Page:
New Mexico marches for science

Throughout Saturday, activists and others marched as part of the global March for Science, which coincided with Earth Day.

The largest rally in New Mexico took place in Albuquerque on the Albuquerque Civic Plaza.

In Las Cruces, more than 500 people marched through the city center on Saturday morning and then took part in a rally with speakers and music.

Las Cruces March for Science

In Santa Fe, US Senator Tom Udall, a Democrat, addressed the crowd and said that science was not a party issue and that “all politicians need scientists so that we can make good decisions.”
He also said that federal scientists who work at agencies like the US Environmental Protection Agency, the Department of Energy, and the National Institutes of Health “should be able to do their jobs for the American people without worrying about political interference have to”.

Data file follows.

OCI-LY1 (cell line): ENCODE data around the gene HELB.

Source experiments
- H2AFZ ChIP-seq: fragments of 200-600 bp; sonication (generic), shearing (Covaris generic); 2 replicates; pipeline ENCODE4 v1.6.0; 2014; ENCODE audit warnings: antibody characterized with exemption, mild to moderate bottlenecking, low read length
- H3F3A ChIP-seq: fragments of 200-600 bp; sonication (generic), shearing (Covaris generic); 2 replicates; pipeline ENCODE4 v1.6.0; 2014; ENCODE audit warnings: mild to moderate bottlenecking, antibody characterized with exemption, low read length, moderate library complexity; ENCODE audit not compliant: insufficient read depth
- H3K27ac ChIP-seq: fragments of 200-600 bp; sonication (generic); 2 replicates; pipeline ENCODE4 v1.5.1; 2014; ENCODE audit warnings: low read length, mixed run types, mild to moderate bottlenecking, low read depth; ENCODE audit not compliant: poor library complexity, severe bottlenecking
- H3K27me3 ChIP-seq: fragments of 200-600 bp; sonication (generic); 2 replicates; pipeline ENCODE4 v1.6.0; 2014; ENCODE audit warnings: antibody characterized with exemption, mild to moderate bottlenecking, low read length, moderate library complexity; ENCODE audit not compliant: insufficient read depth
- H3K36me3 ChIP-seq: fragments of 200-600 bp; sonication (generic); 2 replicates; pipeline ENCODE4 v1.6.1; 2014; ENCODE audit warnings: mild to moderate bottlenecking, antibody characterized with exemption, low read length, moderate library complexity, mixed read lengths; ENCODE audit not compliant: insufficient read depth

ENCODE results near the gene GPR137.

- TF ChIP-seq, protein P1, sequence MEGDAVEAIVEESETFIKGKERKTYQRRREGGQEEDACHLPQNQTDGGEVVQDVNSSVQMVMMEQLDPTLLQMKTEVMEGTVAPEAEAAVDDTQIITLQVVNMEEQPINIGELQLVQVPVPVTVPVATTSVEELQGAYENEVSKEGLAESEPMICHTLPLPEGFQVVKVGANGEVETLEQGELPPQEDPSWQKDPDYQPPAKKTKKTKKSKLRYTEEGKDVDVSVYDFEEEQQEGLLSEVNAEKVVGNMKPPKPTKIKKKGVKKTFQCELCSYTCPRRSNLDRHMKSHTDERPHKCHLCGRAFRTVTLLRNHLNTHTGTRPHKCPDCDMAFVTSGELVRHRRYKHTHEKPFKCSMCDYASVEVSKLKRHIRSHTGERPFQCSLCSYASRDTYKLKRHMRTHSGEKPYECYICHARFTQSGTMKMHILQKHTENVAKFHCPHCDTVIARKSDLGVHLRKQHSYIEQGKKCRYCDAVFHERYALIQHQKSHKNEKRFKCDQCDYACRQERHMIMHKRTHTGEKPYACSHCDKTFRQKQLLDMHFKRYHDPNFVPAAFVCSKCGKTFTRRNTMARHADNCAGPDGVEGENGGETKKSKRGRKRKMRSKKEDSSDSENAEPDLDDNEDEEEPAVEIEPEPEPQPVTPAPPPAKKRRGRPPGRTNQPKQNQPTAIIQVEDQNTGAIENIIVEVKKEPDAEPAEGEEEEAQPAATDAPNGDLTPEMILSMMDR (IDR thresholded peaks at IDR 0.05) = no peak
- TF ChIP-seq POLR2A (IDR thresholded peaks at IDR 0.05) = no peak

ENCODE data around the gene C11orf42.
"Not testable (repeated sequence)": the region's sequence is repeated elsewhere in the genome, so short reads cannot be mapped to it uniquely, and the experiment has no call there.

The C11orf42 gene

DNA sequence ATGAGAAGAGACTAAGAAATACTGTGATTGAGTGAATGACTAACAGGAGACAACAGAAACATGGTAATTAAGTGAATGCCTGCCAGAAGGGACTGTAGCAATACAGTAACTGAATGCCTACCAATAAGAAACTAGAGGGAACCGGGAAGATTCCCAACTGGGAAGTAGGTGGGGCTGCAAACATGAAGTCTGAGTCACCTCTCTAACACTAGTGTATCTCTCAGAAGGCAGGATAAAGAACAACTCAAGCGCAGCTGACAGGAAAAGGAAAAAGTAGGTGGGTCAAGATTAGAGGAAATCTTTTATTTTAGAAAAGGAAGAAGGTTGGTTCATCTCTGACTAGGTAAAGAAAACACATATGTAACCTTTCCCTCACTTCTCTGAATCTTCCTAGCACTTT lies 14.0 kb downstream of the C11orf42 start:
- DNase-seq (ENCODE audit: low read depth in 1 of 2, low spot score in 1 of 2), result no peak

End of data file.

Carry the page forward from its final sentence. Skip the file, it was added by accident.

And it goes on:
Udall said climate change is “the moral, political and scientific challenge of our time and we must face it aggressively”.

Several people wore colorful costumes at Albuquerque’s event, including a person disguised as a dinosaur and a couple disguised as both a grim reaper and a medieval plague doctor.

Jackie Coombes, a microbiologist disguised as a plague doctor, said she was concerned about the consequences of the federal government’s cut in vaccines.

Joey Peters

A medieval plague doctor, left, and the personification of death, right, at the March for Science in Albuquerque on Saturday, April 22, 2017.

“We think it’s that easy to go to Walgreens and get a flu shot,” she said. “If you refuse that, people get sick very quickly.”

She added that Ebola is still a pandemic in Africa that “could just get on a plane and come here”.

“If we cut science down, people will die,” Coombes said.

Trey Smith, an Albuquerque high school teacher who teaches speech and debate, said he attended the rally because “the important thing is to show that there is no debate about science; it’s real, we have to trust him. “

“I try to teach my students that using evidence and critical thinking are important life skills,” said Smith. “It seems like we have a federal government that tends to shun science and facts, and I’m afraid what this will do to our future generation, our children.”

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